All my life I have believed a) there is nothing more worth  having than an education, b) that education means knowing above all else what is crap and why it is necessary to cut out the crap, c) that I want to find a man about whom it can be said he is ‘one whose very company is a complete education’, completely sure that I will do anything for him, and I don’t use words loosely, d) I have tried consciously and single-mindedly to become someone like that myself, e) I have got more than a little acknowledgment that at least I tried, and so, f) I do not want to know people who think less than that of me. For those who can’t or won’t, the rest of the world is waiting. Try the gutter. Try the slums. Try the pubs. Try Facebook. I know that Tagore and Russell and Asimov and Galbraith would have agreed; I know that Pupu agrees, I do not have to waste time considering the ‘opinions’ of lesser creatures masquerading as human beings, no matter what their numbers are. You are above 21 and still use FB, after trying it out for a year? Don’t talk to me. And that you didn’t delete your account immediately after reading this post tells me all I want to know about you and what you really feel about me: how much I 'matter' to you when the chips are down.

I like to tell this zen story: the master was deep in meditation, and the would-be pupil came and kept waiting to draw his attention. It was snowing, and he was out in the open, and eventually he began to freeze, but he hung on. At last the master opened his eyes, and snarled, ‘What do you want, you rascal?’ ‘To be your disciple’, said the man. ‘And what are you willing to give up for me?’ The man drew out his sword, cut off his left arm with his right, and said, ‘Do you want more?’ Then he was accepted. Yes, yes, I know, by closing down your FB account and minding your language you will lose so many ‘friends’, and after all, it’s only numbers that matter, and ‘what will people say?’... alamativistaarena, they say in Sanskrit, don’t talk too much. They don’t listen anyway.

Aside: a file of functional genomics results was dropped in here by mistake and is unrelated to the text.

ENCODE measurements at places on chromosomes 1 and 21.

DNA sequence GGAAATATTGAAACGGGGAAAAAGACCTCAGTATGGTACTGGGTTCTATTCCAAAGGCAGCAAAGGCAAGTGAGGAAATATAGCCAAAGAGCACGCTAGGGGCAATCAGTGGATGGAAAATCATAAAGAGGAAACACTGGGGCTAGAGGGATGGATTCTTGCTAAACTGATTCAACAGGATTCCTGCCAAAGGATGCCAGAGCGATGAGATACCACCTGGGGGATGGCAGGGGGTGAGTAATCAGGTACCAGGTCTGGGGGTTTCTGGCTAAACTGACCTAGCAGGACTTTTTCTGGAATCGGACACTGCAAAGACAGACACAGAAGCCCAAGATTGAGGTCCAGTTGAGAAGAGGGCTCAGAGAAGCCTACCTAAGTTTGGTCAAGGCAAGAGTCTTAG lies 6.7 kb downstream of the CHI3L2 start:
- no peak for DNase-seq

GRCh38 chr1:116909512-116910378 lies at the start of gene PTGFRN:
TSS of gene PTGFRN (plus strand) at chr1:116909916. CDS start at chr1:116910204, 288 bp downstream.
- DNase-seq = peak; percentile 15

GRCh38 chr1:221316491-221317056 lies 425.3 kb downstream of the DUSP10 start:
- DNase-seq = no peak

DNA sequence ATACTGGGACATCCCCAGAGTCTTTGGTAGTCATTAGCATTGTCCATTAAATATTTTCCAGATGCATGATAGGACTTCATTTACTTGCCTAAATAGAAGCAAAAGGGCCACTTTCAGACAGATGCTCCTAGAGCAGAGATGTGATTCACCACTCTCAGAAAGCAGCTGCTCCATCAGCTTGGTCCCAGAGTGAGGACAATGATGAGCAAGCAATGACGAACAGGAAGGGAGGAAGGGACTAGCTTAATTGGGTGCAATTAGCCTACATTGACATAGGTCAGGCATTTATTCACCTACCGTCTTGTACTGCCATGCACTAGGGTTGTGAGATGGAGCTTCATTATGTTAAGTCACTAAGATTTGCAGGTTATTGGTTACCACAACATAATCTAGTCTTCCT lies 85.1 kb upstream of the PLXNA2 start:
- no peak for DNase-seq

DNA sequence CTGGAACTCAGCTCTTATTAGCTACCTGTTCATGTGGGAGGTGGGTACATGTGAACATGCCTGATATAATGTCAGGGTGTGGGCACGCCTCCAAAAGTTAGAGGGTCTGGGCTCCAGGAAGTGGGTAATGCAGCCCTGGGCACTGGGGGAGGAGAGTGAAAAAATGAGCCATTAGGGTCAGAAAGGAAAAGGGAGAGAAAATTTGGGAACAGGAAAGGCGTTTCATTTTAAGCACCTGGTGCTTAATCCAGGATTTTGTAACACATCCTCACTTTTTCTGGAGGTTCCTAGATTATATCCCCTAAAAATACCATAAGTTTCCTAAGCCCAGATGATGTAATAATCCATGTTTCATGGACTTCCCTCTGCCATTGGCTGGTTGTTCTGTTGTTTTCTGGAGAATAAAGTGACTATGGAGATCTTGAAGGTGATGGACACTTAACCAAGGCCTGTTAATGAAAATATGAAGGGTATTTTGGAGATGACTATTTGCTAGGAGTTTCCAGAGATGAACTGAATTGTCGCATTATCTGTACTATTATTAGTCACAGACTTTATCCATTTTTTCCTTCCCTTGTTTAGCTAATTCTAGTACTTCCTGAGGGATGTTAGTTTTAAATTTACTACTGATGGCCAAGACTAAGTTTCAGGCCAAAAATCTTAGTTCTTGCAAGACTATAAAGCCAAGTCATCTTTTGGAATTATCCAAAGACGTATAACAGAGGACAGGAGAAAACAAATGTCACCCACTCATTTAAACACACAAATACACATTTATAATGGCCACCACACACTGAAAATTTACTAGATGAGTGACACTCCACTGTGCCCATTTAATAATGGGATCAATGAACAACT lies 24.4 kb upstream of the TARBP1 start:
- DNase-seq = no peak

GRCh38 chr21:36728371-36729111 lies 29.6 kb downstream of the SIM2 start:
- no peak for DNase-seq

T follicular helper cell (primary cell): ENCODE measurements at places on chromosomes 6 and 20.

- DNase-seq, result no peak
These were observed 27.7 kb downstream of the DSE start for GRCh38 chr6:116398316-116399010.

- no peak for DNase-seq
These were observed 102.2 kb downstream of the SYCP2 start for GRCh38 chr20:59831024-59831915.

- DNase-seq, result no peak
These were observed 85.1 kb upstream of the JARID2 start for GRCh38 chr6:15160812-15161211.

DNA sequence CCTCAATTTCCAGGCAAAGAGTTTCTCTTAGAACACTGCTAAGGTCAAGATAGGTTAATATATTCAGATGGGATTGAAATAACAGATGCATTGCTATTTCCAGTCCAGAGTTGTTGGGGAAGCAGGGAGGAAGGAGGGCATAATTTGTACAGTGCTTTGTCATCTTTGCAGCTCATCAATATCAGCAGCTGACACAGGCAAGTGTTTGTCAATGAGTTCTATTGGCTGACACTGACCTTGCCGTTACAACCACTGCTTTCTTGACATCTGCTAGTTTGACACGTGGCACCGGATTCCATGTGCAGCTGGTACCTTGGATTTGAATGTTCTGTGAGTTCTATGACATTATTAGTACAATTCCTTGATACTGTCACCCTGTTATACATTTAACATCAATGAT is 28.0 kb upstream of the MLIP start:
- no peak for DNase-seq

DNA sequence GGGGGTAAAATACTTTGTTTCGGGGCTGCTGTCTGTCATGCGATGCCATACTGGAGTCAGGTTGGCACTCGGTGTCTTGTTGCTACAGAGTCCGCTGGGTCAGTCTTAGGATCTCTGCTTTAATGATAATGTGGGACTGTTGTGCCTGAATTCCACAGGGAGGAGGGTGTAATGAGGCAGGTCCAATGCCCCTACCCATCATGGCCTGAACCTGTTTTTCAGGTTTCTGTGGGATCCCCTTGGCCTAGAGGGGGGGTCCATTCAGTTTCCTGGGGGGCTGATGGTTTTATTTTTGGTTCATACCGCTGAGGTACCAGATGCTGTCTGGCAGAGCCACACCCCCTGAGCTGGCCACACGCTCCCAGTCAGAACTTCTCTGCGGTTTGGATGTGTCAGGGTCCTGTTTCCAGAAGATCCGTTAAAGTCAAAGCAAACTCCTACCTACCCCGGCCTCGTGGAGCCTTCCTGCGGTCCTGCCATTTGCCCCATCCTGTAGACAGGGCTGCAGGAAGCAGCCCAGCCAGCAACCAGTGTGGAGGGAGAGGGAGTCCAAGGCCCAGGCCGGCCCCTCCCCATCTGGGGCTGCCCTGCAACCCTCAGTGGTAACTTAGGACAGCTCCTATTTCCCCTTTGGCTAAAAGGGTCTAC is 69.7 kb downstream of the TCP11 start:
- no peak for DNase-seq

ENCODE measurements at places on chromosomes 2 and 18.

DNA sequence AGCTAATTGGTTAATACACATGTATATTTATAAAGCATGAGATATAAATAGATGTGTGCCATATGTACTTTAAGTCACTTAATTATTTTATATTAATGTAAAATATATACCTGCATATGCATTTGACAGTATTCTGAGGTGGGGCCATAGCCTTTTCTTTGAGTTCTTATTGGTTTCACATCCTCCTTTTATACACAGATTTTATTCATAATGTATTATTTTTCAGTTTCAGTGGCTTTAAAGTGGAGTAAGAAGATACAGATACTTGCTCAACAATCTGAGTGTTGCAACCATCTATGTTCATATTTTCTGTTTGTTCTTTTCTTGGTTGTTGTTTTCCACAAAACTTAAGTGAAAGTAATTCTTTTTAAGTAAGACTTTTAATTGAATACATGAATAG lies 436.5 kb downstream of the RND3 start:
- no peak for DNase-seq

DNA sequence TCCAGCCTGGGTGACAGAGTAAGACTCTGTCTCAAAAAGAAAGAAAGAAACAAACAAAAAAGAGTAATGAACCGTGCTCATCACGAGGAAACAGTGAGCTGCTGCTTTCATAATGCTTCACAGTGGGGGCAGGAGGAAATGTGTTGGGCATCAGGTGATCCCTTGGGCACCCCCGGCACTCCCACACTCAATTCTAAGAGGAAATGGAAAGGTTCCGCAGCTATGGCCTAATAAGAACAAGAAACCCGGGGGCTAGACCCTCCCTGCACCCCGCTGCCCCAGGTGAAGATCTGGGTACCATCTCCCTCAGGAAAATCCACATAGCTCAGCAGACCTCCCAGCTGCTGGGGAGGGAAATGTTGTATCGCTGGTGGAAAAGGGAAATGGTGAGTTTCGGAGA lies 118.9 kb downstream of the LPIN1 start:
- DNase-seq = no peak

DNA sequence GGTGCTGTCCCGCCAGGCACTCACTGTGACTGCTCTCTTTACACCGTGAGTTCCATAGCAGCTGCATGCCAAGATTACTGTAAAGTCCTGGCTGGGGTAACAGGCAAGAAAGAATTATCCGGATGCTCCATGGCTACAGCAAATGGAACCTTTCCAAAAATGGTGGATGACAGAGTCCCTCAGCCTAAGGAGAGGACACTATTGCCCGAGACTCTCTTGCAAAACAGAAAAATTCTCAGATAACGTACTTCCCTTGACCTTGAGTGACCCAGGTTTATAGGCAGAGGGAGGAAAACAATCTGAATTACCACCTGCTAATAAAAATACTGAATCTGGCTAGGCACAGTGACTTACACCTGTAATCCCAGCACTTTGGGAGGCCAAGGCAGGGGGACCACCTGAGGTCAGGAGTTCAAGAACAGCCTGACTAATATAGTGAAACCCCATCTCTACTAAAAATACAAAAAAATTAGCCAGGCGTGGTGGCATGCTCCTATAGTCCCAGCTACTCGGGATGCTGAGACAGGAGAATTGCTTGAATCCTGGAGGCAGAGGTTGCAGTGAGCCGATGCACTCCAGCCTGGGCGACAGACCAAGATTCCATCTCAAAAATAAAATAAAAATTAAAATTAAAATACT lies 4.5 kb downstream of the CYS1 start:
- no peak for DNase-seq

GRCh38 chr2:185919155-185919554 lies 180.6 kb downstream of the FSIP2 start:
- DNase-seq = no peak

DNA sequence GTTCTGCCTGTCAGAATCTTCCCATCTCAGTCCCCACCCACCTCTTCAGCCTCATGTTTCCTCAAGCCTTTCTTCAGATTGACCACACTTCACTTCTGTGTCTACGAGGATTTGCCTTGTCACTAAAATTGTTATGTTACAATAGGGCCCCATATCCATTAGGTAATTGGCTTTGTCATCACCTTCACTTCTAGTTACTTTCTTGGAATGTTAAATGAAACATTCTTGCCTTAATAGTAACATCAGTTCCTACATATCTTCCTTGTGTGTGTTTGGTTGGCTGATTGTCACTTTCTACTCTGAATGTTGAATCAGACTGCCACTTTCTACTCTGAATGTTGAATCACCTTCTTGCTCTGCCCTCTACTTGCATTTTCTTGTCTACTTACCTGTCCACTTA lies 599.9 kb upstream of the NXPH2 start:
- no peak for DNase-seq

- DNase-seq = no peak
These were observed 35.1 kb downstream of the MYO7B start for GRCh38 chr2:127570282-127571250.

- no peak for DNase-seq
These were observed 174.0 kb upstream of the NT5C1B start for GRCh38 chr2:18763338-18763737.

Stotra said...

Dear Sir,
I read your blog-posts quite often. Every post unique and subtle in the true sense of the words. I read the posts, feel like writing a line or two, but later refrain from it (mixed emotions surging through my veins).
However, couldn't resist telling you this,
loved this particular post. Trust me, this post reminded me of lions roaring resoundingly in the red dawn while I was working in Gujarat for my master's dissertation. Their love of communication, their language.

Suvro Chatterjee said...

Thanks for commenting, Stotra. I thought I had lost you, and that's never a happy feeling.

I sounded like a lion roaring? I should have said more like an old and tired lion sighing, remembering things he's tried so very hard to do lifelong, and failed...

Abhirup said...

Dear Sir,